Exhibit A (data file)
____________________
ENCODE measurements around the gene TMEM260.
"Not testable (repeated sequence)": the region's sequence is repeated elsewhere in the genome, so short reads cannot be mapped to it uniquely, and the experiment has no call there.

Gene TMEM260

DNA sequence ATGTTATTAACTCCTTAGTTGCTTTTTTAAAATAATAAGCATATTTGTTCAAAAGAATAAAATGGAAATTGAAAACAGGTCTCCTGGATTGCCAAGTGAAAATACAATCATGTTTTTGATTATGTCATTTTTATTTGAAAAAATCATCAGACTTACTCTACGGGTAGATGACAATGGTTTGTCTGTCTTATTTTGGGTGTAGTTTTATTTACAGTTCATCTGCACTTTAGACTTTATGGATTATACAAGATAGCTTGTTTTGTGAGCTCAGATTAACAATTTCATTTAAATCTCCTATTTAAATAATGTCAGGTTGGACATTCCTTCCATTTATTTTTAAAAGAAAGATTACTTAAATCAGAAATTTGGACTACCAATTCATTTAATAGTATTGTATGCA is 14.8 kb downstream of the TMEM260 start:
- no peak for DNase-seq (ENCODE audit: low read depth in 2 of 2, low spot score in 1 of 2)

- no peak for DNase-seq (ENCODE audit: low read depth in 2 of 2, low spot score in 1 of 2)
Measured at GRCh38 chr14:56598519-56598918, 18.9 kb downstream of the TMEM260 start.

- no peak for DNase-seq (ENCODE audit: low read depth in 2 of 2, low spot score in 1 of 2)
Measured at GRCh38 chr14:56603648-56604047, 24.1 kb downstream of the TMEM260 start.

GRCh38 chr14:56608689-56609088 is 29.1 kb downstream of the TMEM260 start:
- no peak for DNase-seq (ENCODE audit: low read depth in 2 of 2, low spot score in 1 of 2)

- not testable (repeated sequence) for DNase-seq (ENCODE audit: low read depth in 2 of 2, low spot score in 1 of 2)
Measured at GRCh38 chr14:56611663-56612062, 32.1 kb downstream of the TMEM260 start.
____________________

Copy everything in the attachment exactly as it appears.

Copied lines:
ENCODE measurements around the gene TMEM260.
"Not testable (repeated sequence)": the region's sequence is repeated elsewhere in the genome, so short reads cannot be mapped to it uniquely, and the experiment has no call there.

Gene TMEM260

DNA sequence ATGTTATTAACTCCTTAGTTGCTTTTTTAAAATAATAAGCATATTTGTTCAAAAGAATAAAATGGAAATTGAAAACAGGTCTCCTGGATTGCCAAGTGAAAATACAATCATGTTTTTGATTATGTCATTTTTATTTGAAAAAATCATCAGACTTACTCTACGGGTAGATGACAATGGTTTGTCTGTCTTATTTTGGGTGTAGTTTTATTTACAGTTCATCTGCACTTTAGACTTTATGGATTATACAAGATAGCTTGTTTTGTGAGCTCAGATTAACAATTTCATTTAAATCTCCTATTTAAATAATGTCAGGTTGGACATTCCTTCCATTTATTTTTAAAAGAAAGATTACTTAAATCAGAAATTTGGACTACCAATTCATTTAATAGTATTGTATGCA is 14.8 kb downstream of the TMEM260 start:
- no peak for DNase-seq (ENCODE audit: low read depth in 2 of 2, low spot score in 1 of 2)

- no peak for DNase-seq (ENCODE audit: low read depth in 2 of 2, low spot score in 1 of 2)
Measured at GRCh38 chr14:56598519-56598918, 18.9 kb downstream of the TMEM260 start.

- no peak for DNase-seq (ENCODE audit: low read depth in 2 of 2, low spot score in 1 of 2)
Measured at GRCh38 chr14:56603648-56604047, 24.1 kb downstream of the TMEM260 start.

GRCh38 chr14:56608689-56609088 is 29.1 kb downstream of the TMEM260 start:
- no peak for DNase-seq (ENCODE audit: low read depth in 2 of 2, low spot score in 1 of 2)

- not testable (repeated sequence) for DNase-seq (ENCODE audit: low read depth in 2 of 2, low spot score in 1 of 2)
Measured at GRCh38 chr14:56611663-56612062, 32.1 kb downstream of the TMEM260 start.